Donald Trump has hailed a trade agreement with China as “righting the wrongs of the past” as he signed the deal in Washington.
The US president also said it would deliver “a future of economic justice and security for American workers, farmers and families”.
It comes after an 18-month tit-for-tat trade war between the world’s two biggest economies that has threatened global growth prospects.
The “phase one” deal will roll back some tariffs and boost Chinese purchases of US goods.
It was formally unveiled at a White House signing ceremony with China’s vice premier, Liu He.
Mr Trump said: “Our efforts have yielded a transformative deal that will bring benefits to both countries
“Keeping these two giant and powerful nations together in harmony is so important for the world.”
More from Business
NHS urges betting firms to help tackle ‘vicious’ gambling addiction
Primark suffers fall in UK sales despite solid Christmas
Farmers to be paid to protect the environment and improve animal welfare
BA owner files complaint with EU over taxpayers’ Flybe rescue
Why rivals are grumbling about Flybe rescue – and how the deal has bigger implications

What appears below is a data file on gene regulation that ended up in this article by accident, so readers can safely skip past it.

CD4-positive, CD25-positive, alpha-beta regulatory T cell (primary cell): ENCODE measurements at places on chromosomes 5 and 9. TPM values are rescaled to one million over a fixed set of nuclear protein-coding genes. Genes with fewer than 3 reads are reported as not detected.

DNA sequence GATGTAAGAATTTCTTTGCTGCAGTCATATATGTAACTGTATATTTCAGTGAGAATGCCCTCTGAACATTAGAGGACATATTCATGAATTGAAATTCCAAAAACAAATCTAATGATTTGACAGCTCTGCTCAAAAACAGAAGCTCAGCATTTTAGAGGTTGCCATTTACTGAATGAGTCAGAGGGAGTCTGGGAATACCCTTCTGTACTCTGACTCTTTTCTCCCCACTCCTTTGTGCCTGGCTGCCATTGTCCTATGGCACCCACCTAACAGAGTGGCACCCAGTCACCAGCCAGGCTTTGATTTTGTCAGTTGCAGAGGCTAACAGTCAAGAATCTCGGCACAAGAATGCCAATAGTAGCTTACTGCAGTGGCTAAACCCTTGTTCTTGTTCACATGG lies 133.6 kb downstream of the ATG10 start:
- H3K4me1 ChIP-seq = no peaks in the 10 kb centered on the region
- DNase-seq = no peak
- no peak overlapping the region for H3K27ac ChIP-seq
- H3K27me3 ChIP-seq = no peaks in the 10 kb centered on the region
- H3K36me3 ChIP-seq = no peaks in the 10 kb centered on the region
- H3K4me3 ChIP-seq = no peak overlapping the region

Inflation tumbled to lowest level for three years in December
But while the deal will ease tensions, it will do little to force Beijing to make the major economic changes – such as reducing unfair subsidies for its own companies – that Mr Trump sought when he started the trade war by imposing tariffs in July 2018.
At the centre of the agreement is a pledge by China to purchase an additional $200bn worth of US farm products and other goods and services over two years.
Mr Trump also said China had pledged action on the problem of counterfeit goods, and that the deal included strong protection of intellectual property rights.
The deal, which was agreed on last month, cancels planned US tariffs on Chinese-made phones, toys and laptop computers.
It also halves the tariff rate to 7.5% on about $120bn worth of other Chinese goods, including flat-screen televisions Bluetooth headphones and footwear.
But it leaves in place 25% tariffs on a $250bn array of Chinese industrial goods and components used by US manufacturers.
Mr Trump said he would agree to remove the remaining tariffs once the two side had negotiated a “phase 2” agreement.
He added that those talks would start soon – and revealed that he planned to visit China.